Blake Anderson: Arkansas State coach’s wife Wendy dies following breast cancer battle

Wendy Anderson, wife of Arkansas State Red Wolves football coach Blake Anderson
Wendy Anderson, wife of Arkansas State coach dies. Pic credit: THV11/YouTube

Wendy Anderson, the wife of Arkansas State Red Wolves football coach Blake Anderson, died Monday at the age of 49 after a prolonged battle with breast cancer.

Coach Blake Anderson took to Twitter on Tuesday morning to announce that Wendy died on Monday night after a two-year struggle with breast cancer.

“My beautiful girl has gone home to be with Jesus… no more pain, no more suffering and praise Him no more cancer,” Anderson tweeted. “She passed as peacefully & gracefully as you could ever hope just a few minutes before midnight with me laying right beside her.”

Wendy celebrated her 49th birthday on August 15, only four days before she passed away.

Blake Anderson took an indefinite leave of absence from his duties as Arkansas State football coach Monday to tend to his wife. David Duggan, the assistant head coach and defensive coordinator, is serving as interim coach while Blake is away.

Wendy was diagnosed with breast cancer in the spring of 2017 and was declared free of the illness later in the year after treatment. But it returned in the fall of 2018 and she was diagnosed with Stage 4 triple-negative breast cancer.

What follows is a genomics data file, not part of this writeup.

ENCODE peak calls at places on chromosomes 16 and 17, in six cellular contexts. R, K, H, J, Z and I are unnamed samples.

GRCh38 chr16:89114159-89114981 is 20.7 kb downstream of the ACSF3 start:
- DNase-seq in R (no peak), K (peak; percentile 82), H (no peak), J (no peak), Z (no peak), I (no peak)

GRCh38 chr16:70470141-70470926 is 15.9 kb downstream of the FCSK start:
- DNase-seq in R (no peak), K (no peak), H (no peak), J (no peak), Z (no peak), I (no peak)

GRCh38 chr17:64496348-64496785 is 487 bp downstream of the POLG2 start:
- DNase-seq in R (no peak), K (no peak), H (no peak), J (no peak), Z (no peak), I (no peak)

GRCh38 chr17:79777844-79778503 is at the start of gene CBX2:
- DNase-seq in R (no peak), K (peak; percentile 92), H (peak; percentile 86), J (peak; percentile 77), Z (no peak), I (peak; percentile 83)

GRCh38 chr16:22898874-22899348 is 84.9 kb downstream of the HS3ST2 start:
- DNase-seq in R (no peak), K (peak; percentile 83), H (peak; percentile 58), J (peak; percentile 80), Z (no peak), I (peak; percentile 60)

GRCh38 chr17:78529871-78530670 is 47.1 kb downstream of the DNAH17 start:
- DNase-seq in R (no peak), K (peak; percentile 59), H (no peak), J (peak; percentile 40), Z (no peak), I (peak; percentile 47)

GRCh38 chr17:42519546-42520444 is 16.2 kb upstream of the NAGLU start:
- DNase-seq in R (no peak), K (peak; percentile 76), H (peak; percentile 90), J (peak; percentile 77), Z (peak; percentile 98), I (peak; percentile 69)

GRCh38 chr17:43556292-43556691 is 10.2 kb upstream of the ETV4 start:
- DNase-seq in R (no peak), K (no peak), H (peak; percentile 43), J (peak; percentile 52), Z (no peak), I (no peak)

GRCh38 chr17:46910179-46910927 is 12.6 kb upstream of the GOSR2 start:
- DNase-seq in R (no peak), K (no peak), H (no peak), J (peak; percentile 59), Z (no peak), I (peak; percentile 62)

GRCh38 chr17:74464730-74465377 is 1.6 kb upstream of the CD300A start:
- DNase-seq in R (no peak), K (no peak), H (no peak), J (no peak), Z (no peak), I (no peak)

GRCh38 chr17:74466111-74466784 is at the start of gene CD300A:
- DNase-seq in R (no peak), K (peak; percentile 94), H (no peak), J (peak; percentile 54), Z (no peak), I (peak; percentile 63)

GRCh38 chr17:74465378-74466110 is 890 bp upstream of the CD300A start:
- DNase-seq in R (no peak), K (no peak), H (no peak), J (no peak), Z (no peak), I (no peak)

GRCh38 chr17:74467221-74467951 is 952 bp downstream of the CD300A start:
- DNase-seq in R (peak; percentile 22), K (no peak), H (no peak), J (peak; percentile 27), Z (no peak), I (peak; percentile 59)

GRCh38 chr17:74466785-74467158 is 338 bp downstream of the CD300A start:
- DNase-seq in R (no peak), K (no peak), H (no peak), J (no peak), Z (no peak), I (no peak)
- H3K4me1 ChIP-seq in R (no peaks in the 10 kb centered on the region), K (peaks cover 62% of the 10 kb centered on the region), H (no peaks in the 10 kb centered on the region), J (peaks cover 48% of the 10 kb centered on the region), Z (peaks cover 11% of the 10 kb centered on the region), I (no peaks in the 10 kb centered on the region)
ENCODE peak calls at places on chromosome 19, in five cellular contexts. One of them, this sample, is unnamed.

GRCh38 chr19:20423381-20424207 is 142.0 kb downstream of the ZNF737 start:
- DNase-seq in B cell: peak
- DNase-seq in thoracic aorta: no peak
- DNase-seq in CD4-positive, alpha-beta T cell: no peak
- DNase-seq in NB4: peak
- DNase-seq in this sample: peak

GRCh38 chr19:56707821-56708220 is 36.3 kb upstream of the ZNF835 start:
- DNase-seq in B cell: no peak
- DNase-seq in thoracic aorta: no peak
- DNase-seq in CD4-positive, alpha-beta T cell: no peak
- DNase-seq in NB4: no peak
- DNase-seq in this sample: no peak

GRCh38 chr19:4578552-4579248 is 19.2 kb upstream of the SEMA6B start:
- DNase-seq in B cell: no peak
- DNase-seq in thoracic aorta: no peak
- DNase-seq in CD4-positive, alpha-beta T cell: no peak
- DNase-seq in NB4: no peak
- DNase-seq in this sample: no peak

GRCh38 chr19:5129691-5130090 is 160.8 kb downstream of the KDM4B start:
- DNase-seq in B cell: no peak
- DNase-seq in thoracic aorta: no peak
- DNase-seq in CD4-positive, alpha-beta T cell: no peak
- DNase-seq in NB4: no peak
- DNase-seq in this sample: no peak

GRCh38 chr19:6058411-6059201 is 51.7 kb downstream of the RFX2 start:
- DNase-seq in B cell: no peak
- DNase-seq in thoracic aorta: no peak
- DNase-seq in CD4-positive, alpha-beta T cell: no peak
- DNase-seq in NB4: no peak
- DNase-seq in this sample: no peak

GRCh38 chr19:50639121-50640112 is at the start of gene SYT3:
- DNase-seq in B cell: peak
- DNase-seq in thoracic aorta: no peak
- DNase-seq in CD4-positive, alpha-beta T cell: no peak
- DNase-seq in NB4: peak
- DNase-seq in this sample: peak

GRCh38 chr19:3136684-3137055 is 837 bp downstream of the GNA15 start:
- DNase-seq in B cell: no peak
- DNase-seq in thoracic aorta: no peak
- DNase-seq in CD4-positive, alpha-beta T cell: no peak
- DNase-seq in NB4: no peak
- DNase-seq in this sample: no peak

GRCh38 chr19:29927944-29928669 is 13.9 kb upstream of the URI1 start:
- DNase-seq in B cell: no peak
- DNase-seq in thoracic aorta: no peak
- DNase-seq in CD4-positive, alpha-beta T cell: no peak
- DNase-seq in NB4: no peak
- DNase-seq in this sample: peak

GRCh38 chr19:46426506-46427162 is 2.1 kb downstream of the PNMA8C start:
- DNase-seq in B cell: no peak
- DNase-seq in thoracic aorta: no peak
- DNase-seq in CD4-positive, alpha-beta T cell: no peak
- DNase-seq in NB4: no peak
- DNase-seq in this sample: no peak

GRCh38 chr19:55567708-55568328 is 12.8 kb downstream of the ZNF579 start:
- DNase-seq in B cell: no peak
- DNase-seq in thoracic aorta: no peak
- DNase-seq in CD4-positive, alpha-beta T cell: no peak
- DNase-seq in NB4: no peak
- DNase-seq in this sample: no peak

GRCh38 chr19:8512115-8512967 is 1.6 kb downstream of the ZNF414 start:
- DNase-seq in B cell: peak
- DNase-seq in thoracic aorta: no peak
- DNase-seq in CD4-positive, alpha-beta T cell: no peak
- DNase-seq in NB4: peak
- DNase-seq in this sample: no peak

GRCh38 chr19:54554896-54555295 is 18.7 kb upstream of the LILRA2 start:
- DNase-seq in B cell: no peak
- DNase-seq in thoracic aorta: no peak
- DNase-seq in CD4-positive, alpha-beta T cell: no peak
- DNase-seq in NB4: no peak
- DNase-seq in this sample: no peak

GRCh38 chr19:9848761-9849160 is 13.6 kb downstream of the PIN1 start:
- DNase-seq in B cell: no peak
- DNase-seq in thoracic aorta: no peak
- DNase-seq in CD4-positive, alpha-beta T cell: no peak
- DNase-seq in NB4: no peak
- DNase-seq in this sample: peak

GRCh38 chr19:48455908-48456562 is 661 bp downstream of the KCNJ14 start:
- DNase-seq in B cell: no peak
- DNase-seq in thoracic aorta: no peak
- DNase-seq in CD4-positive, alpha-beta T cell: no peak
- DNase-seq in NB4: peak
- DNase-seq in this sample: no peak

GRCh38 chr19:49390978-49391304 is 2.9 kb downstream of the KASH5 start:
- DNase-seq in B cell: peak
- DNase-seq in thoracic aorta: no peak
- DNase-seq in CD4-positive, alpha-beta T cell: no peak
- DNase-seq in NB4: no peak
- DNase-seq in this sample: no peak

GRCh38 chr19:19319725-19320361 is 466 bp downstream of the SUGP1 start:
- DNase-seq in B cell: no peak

The cancer spread rapidly to her lymph nodes, liver and lungs. She underwent surgery to remove the tumors, but things took a turn for the worse in the months before her death.

People have been saying their condolences on Twitter. Arkansas Governor Asa Hutchinson also took to Twitter this morning to share his condolences.

Senator Tom Cotton from Arkansas also paid tribute.

What is triple-negative breast cancer?

Triple-negative breast cancer, according to, is a relatively rare form of aggressive cancer that tests negative for estrogen and progesterone receptors, as well as for an excess of a type of protein called HER2 protein.

What this means is that the growth of the cancer is not being caused by estrogen, progesterone or HER2 protein, which is what happens with other forms of breast cancer. As a result, triple-negative breast cancer does not respond to treatment based on hormonal therapy medicines designed to target HER2 protein receptors.

This form of breast cancer constitutes only about 10-20 percent of breast cancer cases.

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